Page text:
In the past, we worked to digitize public domain books as quickly as we could to support scholarship and teaching needs, but faculty would still have to wait and the book(s) they needed in digital form weren’t always easy or fast to obtain. This project will bring additional materials to classroom teaching and research at the University.
How does this project help people outside of U.Va.?
The materials that Google digitizes from the U.Va. Library collection will be included in Google Book Search, so anyone can discover and use them.
The project also increases the discoverability of these books, both public domain and in copyright. While people will not be able to get the full texts of in-copyright works that they discover on Google Book Search, they will be able to buy the book, or borrow it through a library.
Finally, physical books can be vulnerable, no matter when they were published. This project will help preserve library resources for future generations.
Is digitizing going to harm the physical books?
Google has made an extraordinary commitment of research and technology to ensure the books are not damaged. Since the project involves only those books that are part of our regular circulating collection, we are talking about works we lend out every day. Any time you check out a book, you run the risk of damaging it. That’s a reality of offering access to collections. We have confidence in Google’s expertise and experience in handling physical and digital texts.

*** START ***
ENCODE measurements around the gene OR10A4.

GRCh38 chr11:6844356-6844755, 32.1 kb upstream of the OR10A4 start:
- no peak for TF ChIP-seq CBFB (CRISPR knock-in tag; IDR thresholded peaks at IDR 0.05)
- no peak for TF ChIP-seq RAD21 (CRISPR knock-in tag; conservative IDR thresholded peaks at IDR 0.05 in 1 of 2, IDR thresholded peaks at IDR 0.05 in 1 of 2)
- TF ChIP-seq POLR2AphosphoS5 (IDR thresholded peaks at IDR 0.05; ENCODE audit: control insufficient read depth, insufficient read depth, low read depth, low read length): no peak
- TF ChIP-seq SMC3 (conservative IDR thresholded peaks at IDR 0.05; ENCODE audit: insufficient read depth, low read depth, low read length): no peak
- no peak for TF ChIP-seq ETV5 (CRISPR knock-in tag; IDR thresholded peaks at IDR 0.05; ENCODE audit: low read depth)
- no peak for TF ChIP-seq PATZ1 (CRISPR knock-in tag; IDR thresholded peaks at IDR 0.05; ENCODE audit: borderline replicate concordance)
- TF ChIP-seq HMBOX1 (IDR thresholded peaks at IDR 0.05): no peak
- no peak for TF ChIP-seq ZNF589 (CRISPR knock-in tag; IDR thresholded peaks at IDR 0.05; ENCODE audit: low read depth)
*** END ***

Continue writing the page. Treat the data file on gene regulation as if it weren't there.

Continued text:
Where will the books be digitized?
Books will be digitized at a secure facility run by Google and approved by U.Va.
The books I need are not on the shelf. What can I do?
If you don't find the book you're looking for, the Library can borrow it from another library. To do this, please visit the service desk in any Library or use the "Requests" tab in Virgo.
What other big digitization projects is the U.Va. Library involved in?
We also we routinely participate in grant projects with other institutions, such as the “American West” project with the California Digital Library. In addition, the U.Va. Library is one of the five library participants in the CLOCKSS project, a joint project of libraries and more than 15 major publishers to determine a model for preserving electronic journals.
We believe that the future of research libraries is collaboration so we can ensure broad access to and preservation of world knowledge. The U.Va. Library is an active participant in that future.
I heard you revised your original agreement with Google.
A revised agreement was signed in February 2010. You can read the revised agreement between U.Va. and Google. You can also read the agreement between U.Va. and the Registry (a “clearinghouse for administration of the rights of Rightsholders under the revised settlement agreement”) and a letter in support of the agreement from University Librarian Karin Wittenborg to Judge Denny Chin.
What’s the difference between the old agreement and the new one?
The revised agreement brings our partnership in line with requirements of the proposed settlement between the authors and publishers and Google.
Where can I go to see a book digitized by Google?
You can see examples and screenshots here: http://books.google.com/googlebooks/library.html
For more information, visit Google Book Press Release
"Since 1992, the U.Va. Library has been making public domain works freely available online. Scholars tell us that we have made it possible to ask new questions because these works are available digitally. With Google, we will be able to offer access to many more texts. For example, 18th- and 19th-century works that are rarely found can be discovered by new audiences."
- Karin Wittenborg, University Librarian
Let us know what you think. Send feedback on U.Va./Google Book Search.